26 Weeks to a Better Understanding of Literature
I’m aiming to improve my knowledge around all things English literature, and to help me do this I thought I’d start by learning a new literary word every week, A-Z. Although knowing me it might not be in any alphabetic order. I might treat this more like a list on random shuffle.
So, I find a word that relates to literature and research the following on it:
- How does it sound?
- What does it mean?
- Who invented it (if known)
- When did the word come about?
- Example to be used in a sentence (preferable in spoken form).
I’ll be honest up, until a couple of months ago although I’d heard of fan fiction in terms of creative writing, I’d not actually really taken it seriously.
Having done some researching on it to see if I could create a piece for a writing challenge, I liked what I read but couldn’t get the feeling out of my head that perhaps it was just for real die hard fans which brings images of spotty teens dissecting Star Trek, and young girls with obsessions over Harry Potter. Neither category I could really see myself fitting into.
But in reality, like any other form of art, it’s spending time actually understanding what it’s about and that in turn really makes fan fiction come alive.
While the word fan fiction isn’t actually in my edition of The Oxford Companion to English Literature, it is very firmly in the Oxford/Cambridge dictionaries (although not in the Collins dictionary), and while both give a very short definition of the word there is a much better description found online:
Fan fiction is what literature might look like if it were reinvented from scratch after a nuclear apocalypse by a band of brilliant pop-culture junkies trapped in a sealed bunker. They don’t do it for money. That’s not what it’s about. The writers write it and put it up online just for the satisfaction. They’re fans, but they’re not silent, couch-bound consumers of media. The culture talks to them, and they talk back to the culture in its own language. —Lev Grossman, TIME, July 07, 2011
When I read that quote a few weeks ago it all suddenly made much more sense. This isn’t about money or fame, or even a desperate sense of fans wanting to be closer to their favourite programs. It’s something much more evolved than that.
Fanfic isn’t a new phenomena. There are examples going back to the 1960’s after Star Trek became a big hit. Interestingly it was women who wrote most of the fanfic to begin with in an attempt to change the story lines to fit in with their expectations of the characters. I can imagine at a time when society was still quite restrictive for women, this form of fiction brought freedom to create a better world.
Like most media these days fanfic has evolved in a big wonder thanks to online development. Blogging sites (such as this one), and others such as Live Journal have helped move the writing from mailing lists onto mainstream media sites, thus allowing a wider audience to access it.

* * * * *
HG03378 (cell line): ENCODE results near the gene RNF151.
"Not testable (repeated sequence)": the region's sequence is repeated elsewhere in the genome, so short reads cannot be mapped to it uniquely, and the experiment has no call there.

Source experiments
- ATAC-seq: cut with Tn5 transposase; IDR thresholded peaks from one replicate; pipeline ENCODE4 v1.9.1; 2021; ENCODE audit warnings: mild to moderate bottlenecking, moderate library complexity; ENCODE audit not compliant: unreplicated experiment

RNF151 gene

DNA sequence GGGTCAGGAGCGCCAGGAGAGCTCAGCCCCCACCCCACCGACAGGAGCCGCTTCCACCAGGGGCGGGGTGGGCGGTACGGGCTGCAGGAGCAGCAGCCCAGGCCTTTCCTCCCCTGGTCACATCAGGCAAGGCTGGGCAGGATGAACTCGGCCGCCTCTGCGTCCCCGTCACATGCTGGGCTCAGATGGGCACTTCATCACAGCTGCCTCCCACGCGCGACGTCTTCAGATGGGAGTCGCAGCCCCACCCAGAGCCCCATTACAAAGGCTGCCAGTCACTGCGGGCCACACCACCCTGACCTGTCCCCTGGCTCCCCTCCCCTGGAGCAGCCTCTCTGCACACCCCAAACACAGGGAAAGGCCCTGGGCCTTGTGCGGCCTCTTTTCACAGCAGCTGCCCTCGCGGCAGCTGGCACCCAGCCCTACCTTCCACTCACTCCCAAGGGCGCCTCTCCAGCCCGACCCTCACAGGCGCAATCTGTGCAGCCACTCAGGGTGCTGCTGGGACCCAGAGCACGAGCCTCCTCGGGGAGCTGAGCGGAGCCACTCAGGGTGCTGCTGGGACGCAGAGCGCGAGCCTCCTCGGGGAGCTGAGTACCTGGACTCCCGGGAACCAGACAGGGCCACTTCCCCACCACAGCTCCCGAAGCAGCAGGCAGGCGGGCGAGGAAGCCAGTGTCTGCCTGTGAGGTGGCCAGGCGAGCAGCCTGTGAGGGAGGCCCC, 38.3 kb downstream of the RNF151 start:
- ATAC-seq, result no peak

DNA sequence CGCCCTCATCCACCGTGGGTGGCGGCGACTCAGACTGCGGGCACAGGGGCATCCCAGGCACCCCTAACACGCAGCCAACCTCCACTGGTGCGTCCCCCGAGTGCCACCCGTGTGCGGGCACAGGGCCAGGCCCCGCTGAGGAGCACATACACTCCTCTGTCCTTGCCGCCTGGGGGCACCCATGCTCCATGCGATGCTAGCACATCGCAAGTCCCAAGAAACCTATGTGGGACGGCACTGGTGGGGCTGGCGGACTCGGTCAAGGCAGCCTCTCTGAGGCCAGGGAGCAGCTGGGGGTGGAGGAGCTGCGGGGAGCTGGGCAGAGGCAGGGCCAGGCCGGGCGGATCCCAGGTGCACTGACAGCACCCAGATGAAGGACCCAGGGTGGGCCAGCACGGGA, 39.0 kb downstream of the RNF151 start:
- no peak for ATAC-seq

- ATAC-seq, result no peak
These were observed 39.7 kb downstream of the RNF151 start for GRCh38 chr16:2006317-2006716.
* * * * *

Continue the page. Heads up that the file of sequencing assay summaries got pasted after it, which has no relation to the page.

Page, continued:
I’ve come to realise though that fan fiction really can’t be underestimated. It’s sheer coverage and volume can make it rather daunting at first. For example there are over 19,000 stories written around Pirates of the Caribbean, 957 stories around Brokeback Mountain (yes really), 37,000 written around NCIS, and even 86 written around the musical Oliver. In fact looking at the lists I don’t think there is much that isn’t covered.
Fan Fiction Interpretation
I think fan fiction is about appreciating a piece of media and contributing to it in the way each audience member views it. And once you read the stories in this light you realise that you’re not just reading fanatical literature, you’re actually reading quality, creative and talented writing. Writing that helps keep loved characters and important story lines alive. Legal copyright infringement implications not withstanding.
Even more than just the writing though, unlike other forms of creative writing it brings together people who like the same things and with it comes a sense of community. People helping people write great pieces. Identities come and go, friendships are borne and a sense of belonging (at all ages) are all derived from a core of dedicated writers who would rather create than just consume.
Most people will have a favourite film, TV program, novel, comic, cartoon – even game at some point in their life that just doesn’t end for them when the credits roll or the last page is turned.
The piece in question makes them think for days after. The characters are so meaningful and speak to you or me as the viewer. You think about that character and wonder, what if she’d said this or he’d done that? What if they had’t met, what of the battle hadn’t been won?
People who write fan fiction help keep those pages rolling, and while most art is a copy of something else, just constructed in a different way, so I see fan fiction in the same light.
For my part I’m back where I began, only now my mild curiosity has turned into becoming a dedicated reader for this type of fiction and I wonder, is it time to have a go at writing some fan fiction myself?
Have you read any fan fiction, or indeed written any (with or without a pen name)?
Would you consider fan fiction to be mainstream reading material?
If you were an author how would you feel if your novel got taken on in fan fiction form?
Share your thoughts below.